Eventually, a young woman who was meant to catch the flight before ours (meaning imminent departure) had the courage to unclip the rope and head on through, while the masses followed. I guess it just takes one person sometimes. We were all afraid to defy authority, but it turned out to just be a stupid error on the part of the airport staff, I guess.

After landing in England, we had a couple of hours to wait in London before our coach to Brighton, and so we decided to get something to eat (some very reasonably priced and tasty fried chicken in Greenline Coach Station), and just talked for a couple of hours. However, our conversation was interrupted by a strange Polish homeless man. First he only wanted change, but he returned later to compliment Megan on her looks, even kissing her on the hand – it was quite frightening. He even came back one more time with one of his homeless Polish friends.

Needless to say, it was nice to get on the coach to Brighton, even though I only had two more days in England before my departure for America. It was time to say goodbye.

However, my return to America will have to wait until the next update; but it certainly feels good to have completed my last major travel blog. I can guarantee that my future posts won’t be *quite* as long. 😉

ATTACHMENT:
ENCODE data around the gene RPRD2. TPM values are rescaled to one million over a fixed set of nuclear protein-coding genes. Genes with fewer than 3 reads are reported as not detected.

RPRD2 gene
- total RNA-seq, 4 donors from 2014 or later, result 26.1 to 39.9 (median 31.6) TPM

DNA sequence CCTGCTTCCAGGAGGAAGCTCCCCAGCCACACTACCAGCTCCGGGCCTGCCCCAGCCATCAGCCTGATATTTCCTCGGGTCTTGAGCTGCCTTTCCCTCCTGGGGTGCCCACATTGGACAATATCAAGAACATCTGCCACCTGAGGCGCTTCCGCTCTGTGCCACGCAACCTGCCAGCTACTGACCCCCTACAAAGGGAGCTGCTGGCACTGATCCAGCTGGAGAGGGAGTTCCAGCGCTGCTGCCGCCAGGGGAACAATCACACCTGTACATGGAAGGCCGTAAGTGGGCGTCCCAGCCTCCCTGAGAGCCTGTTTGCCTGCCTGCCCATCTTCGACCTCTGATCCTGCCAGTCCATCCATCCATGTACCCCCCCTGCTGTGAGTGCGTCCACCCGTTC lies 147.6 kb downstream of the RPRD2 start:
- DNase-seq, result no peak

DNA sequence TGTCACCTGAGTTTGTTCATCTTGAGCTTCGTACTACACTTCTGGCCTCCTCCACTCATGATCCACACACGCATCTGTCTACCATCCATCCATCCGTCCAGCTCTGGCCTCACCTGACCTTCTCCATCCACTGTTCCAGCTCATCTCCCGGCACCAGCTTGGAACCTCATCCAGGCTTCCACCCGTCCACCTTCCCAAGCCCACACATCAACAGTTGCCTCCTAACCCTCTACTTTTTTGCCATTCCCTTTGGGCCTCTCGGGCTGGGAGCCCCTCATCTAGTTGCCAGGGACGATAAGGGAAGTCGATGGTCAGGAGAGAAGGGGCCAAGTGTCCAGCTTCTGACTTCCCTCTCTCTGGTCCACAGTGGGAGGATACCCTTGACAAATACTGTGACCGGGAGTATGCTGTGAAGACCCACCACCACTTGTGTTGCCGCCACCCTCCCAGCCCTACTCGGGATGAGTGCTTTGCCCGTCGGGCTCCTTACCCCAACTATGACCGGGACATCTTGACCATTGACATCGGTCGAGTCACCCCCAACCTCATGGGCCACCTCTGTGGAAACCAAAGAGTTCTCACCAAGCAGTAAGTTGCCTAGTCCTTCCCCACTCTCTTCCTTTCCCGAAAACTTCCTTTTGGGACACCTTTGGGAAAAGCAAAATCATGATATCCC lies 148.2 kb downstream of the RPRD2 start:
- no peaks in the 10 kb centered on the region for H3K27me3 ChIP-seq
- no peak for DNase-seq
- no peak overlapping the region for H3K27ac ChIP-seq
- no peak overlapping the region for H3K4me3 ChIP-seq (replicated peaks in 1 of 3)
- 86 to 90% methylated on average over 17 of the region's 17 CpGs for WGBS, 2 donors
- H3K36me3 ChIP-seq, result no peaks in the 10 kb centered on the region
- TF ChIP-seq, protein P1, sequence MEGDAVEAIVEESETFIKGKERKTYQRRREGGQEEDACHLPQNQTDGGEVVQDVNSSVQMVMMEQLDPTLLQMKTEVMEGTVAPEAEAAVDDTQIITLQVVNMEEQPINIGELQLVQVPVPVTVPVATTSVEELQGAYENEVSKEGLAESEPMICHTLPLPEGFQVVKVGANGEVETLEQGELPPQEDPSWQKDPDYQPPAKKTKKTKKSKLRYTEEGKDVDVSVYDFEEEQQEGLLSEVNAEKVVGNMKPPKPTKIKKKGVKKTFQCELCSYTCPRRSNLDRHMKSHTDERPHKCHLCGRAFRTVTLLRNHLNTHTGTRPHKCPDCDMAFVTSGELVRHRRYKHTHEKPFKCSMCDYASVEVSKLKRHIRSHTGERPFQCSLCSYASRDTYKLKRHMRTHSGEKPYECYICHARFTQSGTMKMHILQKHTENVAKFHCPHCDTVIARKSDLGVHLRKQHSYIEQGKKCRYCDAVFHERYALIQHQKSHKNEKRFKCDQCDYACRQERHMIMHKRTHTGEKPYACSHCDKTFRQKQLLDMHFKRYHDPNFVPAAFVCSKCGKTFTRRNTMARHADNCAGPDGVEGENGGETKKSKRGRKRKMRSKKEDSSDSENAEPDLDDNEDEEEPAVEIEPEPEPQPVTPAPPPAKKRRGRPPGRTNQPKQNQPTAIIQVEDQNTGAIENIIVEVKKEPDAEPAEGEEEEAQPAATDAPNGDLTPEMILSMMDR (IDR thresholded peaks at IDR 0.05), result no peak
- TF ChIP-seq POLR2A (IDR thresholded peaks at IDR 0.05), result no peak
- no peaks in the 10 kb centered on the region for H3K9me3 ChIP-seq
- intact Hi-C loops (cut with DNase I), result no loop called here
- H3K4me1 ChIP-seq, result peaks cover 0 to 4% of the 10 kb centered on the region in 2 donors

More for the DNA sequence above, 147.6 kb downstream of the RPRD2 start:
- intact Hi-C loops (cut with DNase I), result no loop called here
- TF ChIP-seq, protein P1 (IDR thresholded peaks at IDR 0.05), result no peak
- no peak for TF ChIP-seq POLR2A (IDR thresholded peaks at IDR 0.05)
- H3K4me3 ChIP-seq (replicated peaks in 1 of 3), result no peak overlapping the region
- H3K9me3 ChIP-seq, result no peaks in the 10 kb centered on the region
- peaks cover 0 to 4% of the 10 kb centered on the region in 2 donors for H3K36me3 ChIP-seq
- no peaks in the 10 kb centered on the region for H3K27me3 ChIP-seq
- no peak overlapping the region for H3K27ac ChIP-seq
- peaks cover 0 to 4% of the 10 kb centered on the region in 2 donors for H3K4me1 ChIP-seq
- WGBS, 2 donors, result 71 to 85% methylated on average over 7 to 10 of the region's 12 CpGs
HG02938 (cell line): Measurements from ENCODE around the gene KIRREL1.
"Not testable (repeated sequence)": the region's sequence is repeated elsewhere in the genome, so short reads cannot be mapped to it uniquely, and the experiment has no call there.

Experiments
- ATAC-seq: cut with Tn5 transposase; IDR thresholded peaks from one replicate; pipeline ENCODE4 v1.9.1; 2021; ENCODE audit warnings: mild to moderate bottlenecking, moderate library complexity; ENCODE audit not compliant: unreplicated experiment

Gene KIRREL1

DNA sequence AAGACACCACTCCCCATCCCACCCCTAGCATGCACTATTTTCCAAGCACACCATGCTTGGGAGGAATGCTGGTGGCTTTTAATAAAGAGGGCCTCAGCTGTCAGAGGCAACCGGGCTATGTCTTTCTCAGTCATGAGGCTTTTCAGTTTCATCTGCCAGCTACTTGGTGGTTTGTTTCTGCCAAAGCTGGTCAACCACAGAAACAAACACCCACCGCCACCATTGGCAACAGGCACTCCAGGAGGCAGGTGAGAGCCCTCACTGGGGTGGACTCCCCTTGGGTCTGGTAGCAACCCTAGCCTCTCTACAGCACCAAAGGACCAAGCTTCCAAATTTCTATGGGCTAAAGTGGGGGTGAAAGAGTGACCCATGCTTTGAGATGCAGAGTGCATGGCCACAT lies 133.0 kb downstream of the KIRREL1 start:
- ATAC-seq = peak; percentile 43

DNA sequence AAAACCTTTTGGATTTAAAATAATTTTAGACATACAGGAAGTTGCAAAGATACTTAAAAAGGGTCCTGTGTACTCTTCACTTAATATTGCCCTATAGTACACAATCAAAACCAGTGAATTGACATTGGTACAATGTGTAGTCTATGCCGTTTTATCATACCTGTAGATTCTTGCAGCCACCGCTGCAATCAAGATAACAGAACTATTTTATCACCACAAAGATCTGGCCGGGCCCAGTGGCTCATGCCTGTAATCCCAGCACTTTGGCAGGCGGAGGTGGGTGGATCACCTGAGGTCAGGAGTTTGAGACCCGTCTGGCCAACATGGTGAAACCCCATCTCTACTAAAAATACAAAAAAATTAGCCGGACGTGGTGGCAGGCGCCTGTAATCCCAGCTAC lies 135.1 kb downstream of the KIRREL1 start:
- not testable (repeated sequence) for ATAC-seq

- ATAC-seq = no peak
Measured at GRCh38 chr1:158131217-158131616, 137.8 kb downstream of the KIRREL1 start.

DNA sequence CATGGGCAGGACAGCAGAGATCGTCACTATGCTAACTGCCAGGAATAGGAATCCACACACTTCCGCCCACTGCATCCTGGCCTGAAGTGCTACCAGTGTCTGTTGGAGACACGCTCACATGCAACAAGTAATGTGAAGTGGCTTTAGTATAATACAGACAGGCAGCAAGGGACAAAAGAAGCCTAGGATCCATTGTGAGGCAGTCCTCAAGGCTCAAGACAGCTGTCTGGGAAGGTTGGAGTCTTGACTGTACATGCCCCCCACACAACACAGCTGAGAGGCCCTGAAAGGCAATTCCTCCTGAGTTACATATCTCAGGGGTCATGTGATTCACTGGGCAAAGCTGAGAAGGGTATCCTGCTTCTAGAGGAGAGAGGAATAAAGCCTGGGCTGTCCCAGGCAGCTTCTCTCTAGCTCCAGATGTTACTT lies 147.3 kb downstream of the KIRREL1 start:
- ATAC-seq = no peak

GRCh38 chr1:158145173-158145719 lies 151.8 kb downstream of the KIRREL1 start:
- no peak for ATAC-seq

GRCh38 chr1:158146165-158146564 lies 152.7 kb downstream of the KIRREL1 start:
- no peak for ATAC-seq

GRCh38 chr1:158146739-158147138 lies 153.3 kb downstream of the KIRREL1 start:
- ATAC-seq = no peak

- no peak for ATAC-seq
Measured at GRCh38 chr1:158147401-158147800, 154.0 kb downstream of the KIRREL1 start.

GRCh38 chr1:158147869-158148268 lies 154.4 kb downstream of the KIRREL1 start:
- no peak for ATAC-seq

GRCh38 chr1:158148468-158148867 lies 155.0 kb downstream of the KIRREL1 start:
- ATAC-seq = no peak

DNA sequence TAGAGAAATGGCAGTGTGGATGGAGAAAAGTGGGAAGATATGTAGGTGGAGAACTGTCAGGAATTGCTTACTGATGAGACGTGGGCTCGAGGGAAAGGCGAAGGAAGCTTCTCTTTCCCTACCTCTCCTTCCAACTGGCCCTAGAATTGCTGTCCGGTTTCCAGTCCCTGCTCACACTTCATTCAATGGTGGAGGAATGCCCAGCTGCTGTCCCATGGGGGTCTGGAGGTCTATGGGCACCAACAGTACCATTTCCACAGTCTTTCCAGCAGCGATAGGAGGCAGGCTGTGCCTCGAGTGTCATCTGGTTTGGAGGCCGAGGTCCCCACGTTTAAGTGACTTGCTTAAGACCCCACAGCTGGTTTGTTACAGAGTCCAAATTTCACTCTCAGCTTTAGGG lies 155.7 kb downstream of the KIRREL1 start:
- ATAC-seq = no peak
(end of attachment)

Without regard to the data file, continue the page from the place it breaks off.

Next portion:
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3 Responses to “Le Retour en Provence”

  1. megan 22 July 2007 at 18:19 #

    Haha… the roommate’s name is Bianca. The cats’ names I don’t remember either. Don’t remember Ellen’s boyfriend’s name either. And it’s Clementine! No?

    You forgot to mention how many times we got honked at! 😉

    I’d forgotten all about the Polish man until I read your blog… eeks! Haha. “No money! Only Euros! No money!”

    Next time we should remember to rattle off in another language.

  2. megan 22 July 2007 at 18:27 #

    Btw, I posted a link to this entry on my blog! I hope you don’t mind? Let me know if you do and I’ll take it off. =)

  3. Mads 4 August 2007 at 09:18 #

    Well, I just skimmed through your (long =P) posts and I’ll admit that I am extremely jealous of all the traveling you did.